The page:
Subsections B. For many years, this format was the only one of its kind and many other vendors accepted it in their systems. This is important because GDS II is a binary format that makes assumptions about integer and floating-point representations. A GDS II circuit description is a collection of cells that may contain geometry or other cell references. A library of these structures is contained in a file that consists of a library header, a sequence of structures, and a library tail. Each structure in the sequence consists of a structure header, a sequence of elements , and a structure tail.
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The Advanced Design System reads GDSII files into a layout design without circuit or schematic information, internally converting the drawing data to the current layout units. For a step-by-step tutorial, see Importing a Layout.
If the importer encounters elements on layers not present in the layer definition file, it will automatically add new layers. If new layers are added, the importer saves the revised layer definition file to disk. When transferring a file via tape, the block size must be preserved. To write fixed-block sized tapes for transfer to other systems, refer to your computer system documentation.
Note Because the GDSII stream is a block-structured binary file, it can easily be corrupted when transferring the file from one system to another. The reason for this is as follows.
The GDSII file format can contain multiple top-level instances that may or may not be related to one another. The name of that instance is reflected in the Layout title bar. In some cases, this name does not match that of the imported file. GDSII file instance names simplify the tracking of hierarchies within the file. An x appears in the box to the left of selected attributes. To select or deselect an attribute, click it.
This button invokes the Layer Editor. For Layer Editor options, see Defining Layers. The size, in layout units, for text in the imported design. The default value is 1.
See Importing a Layout for more information. For more information on the Layer Editor, see Defining Layers. Define Layers This button invokes the Layer Editor. Text Size The size, in layout units, for text in the imported design.
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While other formats have been proposed to replace it and one, OASIS, seems to be gaining some traction GDSII remains by far the main way of describing the physical layout for the masks used to build a chip. This is despite the fact that GDSII is not an open industry standard -- it was developed by Calma in the 80's and the ownership of the specification moved from Calma to GE to Valid to Cadence over the years. As you can imagine, computers and processors have come a long way since that time; the specification has some constraints which were probably based both on the limitations of the 80's era computers and also on the developer's beliefs that chips were going to be approximately the same complexity for the foreseeable future. Fortunately, the way the database was created enabled users to extend many of the dejure limitations while maintaining defacto compatibility with the actual architectural underpinnings.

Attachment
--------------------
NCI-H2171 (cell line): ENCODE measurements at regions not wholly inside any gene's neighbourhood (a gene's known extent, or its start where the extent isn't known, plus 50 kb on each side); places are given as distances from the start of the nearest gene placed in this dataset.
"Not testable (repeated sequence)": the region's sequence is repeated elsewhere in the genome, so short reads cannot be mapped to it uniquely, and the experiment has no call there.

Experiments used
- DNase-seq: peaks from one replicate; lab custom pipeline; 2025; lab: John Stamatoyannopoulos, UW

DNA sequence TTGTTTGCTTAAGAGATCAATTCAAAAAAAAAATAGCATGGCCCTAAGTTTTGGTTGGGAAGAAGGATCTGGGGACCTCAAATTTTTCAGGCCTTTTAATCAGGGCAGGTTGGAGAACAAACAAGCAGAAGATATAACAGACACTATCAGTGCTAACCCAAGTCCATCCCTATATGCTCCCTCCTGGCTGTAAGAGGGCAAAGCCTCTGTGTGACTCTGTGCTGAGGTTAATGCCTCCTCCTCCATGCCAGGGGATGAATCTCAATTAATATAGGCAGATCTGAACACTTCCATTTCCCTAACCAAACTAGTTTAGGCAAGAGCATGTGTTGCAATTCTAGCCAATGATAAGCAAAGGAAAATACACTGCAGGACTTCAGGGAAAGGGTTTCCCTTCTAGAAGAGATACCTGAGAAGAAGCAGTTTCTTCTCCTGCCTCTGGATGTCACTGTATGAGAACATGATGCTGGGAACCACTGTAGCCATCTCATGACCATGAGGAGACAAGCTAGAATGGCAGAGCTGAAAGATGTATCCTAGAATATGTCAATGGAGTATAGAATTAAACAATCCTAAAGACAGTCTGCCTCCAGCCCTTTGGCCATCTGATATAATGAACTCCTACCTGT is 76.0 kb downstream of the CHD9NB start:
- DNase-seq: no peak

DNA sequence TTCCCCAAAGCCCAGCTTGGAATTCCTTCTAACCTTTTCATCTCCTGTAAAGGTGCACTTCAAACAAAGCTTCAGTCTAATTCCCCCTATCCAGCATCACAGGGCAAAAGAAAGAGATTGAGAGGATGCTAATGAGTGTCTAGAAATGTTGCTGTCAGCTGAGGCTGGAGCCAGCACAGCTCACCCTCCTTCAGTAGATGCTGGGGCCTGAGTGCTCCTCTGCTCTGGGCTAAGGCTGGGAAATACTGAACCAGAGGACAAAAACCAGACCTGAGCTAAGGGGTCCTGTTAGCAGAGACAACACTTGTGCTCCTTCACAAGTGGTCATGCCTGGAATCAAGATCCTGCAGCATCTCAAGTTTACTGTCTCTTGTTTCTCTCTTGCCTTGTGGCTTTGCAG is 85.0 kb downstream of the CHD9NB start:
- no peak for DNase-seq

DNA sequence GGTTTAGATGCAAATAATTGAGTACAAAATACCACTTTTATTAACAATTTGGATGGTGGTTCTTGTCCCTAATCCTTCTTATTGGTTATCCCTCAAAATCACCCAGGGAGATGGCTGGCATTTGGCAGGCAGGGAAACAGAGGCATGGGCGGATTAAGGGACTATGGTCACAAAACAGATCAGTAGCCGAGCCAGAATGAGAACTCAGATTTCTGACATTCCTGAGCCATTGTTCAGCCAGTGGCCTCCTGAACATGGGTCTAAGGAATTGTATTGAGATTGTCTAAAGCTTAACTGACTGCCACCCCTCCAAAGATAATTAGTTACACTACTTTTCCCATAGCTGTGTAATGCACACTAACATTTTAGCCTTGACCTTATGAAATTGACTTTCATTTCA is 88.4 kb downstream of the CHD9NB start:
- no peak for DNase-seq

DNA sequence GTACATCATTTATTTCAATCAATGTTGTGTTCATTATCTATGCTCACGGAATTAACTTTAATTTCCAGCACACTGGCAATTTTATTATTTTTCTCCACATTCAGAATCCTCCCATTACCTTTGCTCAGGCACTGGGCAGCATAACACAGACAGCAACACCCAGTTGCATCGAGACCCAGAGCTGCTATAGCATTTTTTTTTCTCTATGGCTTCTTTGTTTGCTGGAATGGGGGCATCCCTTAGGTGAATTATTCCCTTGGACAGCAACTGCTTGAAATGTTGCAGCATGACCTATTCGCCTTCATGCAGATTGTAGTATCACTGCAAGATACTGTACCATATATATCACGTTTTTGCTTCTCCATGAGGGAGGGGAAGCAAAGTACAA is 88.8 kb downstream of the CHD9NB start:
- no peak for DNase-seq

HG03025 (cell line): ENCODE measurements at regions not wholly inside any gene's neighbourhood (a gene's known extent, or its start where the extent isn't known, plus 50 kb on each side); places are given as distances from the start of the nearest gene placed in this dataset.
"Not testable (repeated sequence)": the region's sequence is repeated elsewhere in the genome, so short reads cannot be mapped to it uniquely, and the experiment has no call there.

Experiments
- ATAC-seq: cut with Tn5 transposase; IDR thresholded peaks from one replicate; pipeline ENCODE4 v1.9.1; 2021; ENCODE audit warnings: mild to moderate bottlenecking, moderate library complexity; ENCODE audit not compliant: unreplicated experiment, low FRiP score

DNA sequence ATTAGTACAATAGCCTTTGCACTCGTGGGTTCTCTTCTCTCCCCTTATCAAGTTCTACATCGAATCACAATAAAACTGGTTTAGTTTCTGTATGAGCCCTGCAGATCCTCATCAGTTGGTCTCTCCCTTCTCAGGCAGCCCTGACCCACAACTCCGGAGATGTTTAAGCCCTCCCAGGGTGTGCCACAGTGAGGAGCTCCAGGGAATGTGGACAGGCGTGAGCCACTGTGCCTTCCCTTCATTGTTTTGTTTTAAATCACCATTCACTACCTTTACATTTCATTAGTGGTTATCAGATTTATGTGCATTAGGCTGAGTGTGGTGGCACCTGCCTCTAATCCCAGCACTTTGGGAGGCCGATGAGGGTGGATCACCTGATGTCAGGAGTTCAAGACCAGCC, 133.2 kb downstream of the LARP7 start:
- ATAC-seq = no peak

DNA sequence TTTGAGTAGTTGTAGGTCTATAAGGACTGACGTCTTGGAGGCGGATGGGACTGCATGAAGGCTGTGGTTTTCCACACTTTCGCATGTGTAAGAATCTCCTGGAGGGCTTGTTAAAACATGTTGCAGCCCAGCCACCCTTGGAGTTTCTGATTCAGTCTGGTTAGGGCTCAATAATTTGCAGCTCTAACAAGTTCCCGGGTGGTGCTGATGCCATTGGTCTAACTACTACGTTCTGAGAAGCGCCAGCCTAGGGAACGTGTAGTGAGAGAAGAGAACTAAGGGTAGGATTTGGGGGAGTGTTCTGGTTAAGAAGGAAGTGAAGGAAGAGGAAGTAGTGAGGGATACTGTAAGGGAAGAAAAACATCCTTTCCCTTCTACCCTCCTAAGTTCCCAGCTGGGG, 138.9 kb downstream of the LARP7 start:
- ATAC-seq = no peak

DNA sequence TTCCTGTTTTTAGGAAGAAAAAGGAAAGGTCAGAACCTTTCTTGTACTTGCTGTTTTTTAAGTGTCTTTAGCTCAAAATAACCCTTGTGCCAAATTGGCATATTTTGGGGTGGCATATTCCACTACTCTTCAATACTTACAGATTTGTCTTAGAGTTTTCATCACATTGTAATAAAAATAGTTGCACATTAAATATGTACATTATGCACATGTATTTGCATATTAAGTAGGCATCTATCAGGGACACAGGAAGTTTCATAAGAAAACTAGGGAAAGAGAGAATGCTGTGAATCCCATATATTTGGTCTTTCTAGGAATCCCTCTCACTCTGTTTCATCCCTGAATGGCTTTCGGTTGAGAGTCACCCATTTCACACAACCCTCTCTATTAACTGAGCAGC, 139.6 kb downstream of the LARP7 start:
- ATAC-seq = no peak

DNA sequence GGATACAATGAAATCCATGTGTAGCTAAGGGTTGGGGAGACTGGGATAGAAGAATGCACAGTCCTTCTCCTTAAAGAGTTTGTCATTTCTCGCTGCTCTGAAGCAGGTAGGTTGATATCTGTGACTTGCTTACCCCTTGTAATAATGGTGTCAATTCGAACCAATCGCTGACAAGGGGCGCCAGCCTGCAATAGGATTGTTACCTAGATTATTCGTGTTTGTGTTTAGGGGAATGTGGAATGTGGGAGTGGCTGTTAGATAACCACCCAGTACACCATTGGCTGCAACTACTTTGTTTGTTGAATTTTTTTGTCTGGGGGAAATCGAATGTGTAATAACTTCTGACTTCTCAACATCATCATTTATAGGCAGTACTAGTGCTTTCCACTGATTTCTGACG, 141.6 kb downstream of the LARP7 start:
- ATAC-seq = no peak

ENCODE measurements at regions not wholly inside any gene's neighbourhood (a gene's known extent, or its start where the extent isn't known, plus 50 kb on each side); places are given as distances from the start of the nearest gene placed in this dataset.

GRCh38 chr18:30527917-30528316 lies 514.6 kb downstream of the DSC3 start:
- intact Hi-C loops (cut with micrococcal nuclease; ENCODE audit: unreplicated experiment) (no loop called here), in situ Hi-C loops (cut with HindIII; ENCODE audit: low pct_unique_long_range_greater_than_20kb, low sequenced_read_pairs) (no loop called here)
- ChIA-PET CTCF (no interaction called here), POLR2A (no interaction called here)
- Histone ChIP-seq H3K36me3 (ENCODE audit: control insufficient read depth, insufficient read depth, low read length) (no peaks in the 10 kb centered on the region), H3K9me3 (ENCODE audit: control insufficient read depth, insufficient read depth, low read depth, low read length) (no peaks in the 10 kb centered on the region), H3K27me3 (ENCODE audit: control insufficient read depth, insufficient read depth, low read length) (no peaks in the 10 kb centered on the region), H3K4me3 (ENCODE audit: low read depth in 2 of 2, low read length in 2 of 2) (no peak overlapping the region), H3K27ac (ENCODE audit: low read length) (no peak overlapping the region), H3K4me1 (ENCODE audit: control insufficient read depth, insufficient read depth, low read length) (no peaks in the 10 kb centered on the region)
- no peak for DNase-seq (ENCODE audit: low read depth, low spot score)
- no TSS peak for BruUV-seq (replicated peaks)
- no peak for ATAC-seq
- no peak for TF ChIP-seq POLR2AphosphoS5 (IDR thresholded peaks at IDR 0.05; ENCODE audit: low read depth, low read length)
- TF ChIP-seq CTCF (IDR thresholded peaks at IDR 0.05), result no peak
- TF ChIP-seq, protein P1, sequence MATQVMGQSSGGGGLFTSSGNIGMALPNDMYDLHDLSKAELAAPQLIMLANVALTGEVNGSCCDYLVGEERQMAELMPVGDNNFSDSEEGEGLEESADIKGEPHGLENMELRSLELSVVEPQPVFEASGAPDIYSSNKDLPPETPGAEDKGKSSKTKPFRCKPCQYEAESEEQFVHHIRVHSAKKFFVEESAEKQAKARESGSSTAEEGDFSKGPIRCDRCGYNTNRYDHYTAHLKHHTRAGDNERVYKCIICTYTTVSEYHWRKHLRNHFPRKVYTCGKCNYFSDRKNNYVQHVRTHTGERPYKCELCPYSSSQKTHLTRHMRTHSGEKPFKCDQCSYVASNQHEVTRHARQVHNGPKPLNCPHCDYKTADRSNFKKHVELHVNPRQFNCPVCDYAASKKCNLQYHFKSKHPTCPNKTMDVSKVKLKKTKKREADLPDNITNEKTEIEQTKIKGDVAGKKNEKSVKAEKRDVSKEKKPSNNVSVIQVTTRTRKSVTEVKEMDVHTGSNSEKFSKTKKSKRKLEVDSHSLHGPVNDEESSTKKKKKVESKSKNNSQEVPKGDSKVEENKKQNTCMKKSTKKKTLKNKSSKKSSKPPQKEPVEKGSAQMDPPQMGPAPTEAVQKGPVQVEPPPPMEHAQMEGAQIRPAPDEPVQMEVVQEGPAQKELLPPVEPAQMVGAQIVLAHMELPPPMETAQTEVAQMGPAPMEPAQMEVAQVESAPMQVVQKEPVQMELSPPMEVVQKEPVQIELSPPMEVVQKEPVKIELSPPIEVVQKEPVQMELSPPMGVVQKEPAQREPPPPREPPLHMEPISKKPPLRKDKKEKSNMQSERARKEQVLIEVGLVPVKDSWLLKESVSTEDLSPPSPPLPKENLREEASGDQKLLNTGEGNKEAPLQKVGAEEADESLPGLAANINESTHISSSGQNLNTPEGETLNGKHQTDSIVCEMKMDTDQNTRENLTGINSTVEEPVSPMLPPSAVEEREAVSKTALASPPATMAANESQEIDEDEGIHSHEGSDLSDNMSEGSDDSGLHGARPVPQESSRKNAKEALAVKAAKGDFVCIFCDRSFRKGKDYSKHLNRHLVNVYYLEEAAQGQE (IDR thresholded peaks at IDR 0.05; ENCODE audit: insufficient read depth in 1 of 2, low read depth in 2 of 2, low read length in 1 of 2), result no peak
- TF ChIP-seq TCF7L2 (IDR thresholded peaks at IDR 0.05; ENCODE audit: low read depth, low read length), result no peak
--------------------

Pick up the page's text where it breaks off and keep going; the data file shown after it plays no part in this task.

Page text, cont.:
It is a binary file format representing planar geometric shapes, text labels, and other information about the layout in hierarchical form. The data can be used to reconstruct all or part of the artwork to be used in sharing layouts, transferring artwork between different tools, or creating photomasks. Initially, GDSII was designed as a stream format used to control integrated circuit photomask plotting. Despite its limited set of features and low data density, it became the industry conventional stream format for transfer of IC layout data between design tools of different vendors, all of which operated with proprietary data formats. GDSII files were originally placed on magnetic tapes. This moment was fittingly called tape out though it is not the original root of the term.
GDS II is a database file format which is the de facto industry standard for data exchange of integrated circuit or IC layout artwork. It is a binary file format representing planar geometric shapes, text labels, and other information about the layout in hierarchical form. The data can be used to reconstruct all or part of the artwork to be used in sharing layouts, transferring artwork between different tools, or creating photo masks. Despite its limited set of features and low data density, it became the industry's default format for transfer of IC layout data between design tools of different vendors, all of which at that time operated with often incompatible and proprietary data formats. Currently, the format is owned by Cadence Design Systems.